D-Day 3D: Normandy 1944 is an IMAX documentary opening today at Pacific Science Center. It's one of the 45-minute family friendly educational documentaries that IMAX was known for before they got into the blockbuster business, and so there's none of the Saving Private Ryan-style brutal realism you might be expecting. Instead, the cruelties of war are presented in maps, computer animation, innocuous (and poorly acted) reenactments based on letters from France at the time of D-Day, and sand animation. The IMAX 3D treatment, while far better than the crappy digital 3D we've grown accustomed to at the multiplex, is completely unnecessary.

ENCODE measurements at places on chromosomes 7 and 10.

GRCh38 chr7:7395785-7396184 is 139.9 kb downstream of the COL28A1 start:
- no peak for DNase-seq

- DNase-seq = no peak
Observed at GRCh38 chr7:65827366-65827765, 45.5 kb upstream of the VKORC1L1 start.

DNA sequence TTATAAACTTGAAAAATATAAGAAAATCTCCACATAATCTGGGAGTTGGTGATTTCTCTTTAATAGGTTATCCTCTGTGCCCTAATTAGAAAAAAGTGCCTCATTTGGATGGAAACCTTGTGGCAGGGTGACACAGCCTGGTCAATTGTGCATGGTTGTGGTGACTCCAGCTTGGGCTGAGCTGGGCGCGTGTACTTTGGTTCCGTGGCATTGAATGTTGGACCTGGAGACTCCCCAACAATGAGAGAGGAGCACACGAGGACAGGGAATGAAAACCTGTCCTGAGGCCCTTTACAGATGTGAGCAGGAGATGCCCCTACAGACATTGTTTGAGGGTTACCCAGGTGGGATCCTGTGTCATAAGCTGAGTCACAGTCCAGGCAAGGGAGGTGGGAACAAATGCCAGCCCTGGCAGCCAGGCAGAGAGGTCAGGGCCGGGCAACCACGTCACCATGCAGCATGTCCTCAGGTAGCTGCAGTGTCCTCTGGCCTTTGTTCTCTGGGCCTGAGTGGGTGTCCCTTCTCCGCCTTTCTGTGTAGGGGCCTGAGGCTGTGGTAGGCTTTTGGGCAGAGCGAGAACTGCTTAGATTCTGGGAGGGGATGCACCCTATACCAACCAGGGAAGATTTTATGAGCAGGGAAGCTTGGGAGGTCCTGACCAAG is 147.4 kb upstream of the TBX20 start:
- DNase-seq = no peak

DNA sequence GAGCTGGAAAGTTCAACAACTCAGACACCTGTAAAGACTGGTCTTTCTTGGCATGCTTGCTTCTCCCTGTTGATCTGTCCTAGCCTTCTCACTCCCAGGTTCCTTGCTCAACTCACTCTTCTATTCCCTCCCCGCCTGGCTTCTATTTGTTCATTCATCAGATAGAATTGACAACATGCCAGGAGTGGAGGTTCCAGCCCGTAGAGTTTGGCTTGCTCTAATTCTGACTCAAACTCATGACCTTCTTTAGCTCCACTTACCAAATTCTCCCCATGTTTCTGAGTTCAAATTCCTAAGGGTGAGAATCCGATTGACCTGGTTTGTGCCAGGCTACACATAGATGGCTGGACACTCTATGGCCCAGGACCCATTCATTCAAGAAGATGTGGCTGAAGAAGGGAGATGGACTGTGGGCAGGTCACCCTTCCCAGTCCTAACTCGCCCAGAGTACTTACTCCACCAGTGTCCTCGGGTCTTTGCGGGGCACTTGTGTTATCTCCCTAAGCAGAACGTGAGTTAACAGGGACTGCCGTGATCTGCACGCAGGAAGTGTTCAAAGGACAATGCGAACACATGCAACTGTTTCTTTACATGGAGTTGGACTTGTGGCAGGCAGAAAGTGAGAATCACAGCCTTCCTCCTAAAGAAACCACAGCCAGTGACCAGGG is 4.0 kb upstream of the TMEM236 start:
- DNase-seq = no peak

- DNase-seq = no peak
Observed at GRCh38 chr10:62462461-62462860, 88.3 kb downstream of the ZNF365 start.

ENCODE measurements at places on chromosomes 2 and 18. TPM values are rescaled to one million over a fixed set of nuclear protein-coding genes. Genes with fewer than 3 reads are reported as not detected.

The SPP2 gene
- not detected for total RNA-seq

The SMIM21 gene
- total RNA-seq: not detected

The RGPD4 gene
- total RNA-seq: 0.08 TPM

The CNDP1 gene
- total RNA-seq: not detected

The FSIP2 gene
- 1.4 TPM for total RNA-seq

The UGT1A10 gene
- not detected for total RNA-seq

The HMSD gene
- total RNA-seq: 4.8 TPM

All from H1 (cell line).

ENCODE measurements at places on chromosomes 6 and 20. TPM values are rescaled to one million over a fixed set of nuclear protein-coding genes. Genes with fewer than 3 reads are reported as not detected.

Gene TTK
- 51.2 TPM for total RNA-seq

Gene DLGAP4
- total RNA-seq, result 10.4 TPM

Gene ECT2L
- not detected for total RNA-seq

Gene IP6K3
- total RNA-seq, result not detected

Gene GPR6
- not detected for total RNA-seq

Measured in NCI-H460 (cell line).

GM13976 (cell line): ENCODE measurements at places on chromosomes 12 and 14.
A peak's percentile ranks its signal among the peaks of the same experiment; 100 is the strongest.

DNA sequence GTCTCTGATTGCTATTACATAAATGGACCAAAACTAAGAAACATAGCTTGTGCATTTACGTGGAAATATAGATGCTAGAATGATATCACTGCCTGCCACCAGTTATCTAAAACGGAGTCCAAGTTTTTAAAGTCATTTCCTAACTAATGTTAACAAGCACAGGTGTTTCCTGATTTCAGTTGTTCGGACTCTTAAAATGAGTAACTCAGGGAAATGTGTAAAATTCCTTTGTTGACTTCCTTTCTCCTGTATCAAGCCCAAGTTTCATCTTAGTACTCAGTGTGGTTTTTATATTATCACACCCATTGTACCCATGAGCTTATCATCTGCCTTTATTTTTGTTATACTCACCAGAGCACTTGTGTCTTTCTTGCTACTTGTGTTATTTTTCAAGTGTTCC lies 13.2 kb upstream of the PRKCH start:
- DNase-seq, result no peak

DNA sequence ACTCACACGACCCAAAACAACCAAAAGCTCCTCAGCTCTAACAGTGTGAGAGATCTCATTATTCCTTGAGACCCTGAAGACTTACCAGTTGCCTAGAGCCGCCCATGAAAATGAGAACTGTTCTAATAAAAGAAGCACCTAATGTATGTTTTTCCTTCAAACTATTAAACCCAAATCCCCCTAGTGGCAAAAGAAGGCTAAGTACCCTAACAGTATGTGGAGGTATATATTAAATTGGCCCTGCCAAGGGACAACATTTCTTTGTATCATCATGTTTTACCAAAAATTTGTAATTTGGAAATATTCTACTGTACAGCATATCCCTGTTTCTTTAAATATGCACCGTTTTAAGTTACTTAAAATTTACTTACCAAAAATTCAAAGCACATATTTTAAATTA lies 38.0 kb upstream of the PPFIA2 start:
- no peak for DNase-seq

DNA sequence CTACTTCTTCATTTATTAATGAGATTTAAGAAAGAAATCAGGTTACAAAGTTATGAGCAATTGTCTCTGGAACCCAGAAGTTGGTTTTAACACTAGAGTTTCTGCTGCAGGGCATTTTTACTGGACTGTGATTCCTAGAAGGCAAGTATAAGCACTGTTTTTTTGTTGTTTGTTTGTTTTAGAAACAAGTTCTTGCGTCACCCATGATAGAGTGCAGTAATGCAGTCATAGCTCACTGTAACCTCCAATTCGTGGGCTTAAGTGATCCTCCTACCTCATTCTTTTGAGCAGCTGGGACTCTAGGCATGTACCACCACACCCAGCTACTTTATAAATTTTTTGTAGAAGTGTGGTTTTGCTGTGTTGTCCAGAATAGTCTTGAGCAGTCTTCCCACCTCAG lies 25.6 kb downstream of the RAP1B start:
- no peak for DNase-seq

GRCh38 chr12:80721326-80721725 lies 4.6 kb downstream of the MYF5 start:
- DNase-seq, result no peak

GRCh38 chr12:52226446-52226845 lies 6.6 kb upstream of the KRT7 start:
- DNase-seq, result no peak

As an educational film, D-Day 3D does the job. It explains the who, what, when, where, why, and how of the invasion—literally; the film is broken up into chapters for each of those questions—and it does so clearly and (since Tom Brokaw is narrating) authoritatively. It's not especially entertaining, and the animation at times feels cheap, but you leave the movie knowing a hell of a lot more about the most pivotal day in World War II than you did when you went in. That's what you expect out of a 45-minute IMAX movie, and that's exactly what you get.